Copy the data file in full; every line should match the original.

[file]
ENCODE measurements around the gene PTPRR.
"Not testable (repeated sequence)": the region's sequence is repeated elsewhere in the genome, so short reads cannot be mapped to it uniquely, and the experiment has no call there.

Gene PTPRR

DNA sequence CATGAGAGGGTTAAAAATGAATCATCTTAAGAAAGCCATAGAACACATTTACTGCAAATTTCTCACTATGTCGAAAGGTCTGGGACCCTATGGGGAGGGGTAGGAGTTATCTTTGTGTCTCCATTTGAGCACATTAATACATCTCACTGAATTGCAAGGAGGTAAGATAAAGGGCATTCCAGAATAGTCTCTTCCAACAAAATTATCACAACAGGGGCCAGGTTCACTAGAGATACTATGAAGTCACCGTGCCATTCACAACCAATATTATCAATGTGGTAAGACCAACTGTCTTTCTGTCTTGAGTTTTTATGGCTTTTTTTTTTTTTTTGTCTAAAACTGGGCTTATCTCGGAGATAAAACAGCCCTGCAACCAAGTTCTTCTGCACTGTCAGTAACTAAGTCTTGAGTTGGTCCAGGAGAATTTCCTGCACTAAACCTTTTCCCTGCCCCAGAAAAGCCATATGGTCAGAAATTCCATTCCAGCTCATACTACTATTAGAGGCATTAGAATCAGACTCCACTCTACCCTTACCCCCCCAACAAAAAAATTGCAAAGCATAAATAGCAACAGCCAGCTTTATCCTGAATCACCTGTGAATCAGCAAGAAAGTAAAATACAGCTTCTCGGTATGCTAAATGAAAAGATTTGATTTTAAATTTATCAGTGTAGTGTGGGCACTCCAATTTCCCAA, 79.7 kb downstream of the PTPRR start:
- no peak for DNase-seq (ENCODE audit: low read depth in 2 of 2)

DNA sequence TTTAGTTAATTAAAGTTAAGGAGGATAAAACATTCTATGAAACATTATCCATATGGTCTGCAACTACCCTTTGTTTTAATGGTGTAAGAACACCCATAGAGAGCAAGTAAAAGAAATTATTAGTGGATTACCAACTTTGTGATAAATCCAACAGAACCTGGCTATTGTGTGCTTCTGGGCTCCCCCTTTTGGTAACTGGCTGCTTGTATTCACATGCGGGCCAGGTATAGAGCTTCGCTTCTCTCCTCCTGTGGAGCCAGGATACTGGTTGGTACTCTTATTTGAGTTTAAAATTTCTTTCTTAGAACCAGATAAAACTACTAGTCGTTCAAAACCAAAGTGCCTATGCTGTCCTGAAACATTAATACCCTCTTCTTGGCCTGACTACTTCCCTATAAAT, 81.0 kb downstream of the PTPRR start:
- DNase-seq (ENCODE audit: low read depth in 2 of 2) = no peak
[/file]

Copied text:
ENCODE measurements around the gene PTPRR.
"Not testable (repeated sequence)": the region's sequence is repeated elsewhere in the genome, so short reads cannot be mapped to it uniquely, and the experiment has no call there.

Gene PTPRR

DNA sequence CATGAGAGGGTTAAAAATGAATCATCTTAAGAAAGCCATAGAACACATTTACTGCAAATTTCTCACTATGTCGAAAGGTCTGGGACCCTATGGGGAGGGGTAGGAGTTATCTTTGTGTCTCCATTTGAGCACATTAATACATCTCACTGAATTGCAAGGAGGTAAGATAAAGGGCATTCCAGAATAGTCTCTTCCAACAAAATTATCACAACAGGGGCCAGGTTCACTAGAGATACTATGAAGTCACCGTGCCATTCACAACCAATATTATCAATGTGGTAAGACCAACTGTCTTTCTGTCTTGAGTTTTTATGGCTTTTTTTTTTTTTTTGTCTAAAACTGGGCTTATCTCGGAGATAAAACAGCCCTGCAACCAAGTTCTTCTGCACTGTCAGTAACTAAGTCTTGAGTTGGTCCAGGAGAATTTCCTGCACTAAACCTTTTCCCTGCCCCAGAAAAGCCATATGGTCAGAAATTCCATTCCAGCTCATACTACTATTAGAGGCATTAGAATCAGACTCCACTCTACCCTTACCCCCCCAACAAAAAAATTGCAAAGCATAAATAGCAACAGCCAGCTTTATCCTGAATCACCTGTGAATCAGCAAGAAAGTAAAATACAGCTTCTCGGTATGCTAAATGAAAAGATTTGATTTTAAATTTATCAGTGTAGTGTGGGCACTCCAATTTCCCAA, 79.7 kb downstream of the PTPRR start:
- no peak for DNase-seq (ENCODE audit: low read depth in 2 of 2)

DNA sequence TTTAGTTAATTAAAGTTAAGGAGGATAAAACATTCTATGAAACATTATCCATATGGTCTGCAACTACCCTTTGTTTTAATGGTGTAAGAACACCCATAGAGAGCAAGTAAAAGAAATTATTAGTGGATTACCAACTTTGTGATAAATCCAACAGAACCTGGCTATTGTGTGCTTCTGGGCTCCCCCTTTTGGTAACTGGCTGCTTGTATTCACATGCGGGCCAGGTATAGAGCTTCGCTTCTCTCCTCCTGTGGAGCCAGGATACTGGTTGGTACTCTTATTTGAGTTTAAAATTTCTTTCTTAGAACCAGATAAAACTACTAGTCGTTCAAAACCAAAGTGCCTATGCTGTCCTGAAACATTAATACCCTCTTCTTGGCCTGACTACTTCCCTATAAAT, 81.0 kb downstream of the PTPRR start:
- DNase-seq (ENCODE audit: low read depth in 2 of 2) = no peak